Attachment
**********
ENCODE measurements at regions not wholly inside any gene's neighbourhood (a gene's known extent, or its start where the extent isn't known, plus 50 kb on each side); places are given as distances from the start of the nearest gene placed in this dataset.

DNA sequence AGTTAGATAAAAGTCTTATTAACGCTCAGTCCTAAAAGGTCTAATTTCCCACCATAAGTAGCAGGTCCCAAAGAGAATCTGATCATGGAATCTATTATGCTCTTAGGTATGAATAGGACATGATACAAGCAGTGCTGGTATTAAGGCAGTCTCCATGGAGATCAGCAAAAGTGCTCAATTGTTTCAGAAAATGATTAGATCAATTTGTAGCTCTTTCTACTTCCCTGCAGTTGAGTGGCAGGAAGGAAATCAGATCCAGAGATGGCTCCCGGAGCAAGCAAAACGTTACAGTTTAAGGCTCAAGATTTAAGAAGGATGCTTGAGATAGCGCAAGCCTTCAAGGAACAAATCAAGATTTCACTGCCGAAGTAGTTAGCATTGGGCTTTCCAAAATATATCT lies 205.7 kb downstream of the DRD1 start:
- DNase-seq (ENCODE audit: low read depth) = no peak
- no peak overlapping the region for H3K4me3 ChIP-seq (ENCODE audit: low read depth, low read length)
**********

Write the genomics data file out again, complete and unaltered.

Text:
ENCODE measurements at regions not wholly inside any gene's neighbourhood (a gene's known extent, or its start where the extent isn't known, plus 50 kb on each side); places are given as distances from the start of the nearest gene placed in this dataset.

DNA sequence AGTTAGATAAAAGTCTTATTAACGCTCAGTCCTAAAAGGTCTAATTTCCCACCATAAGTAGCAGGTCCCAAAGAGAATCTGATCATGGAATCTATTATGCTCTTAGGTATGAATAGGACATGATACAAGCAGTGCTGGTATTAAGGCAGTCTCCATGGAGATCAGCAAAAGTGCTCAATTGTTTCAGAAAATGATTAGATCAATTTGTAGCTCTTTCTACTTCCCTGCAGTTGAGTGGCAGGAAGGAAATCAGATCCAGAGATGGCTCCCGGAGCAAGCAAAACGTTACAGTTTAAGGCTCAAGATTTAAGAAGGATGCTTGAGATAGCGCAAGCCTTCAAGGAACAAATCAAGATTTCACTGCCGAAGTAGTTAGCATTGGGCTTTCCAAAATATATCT lies 205.7 kb downstream of the DRD1 start:
- DNase-seq (ENCODE audit: low read depth) = no peak
- no peak overlapping the region for H3K4me3 ChIP-seq (ENCODE audit: low read depth, low read length)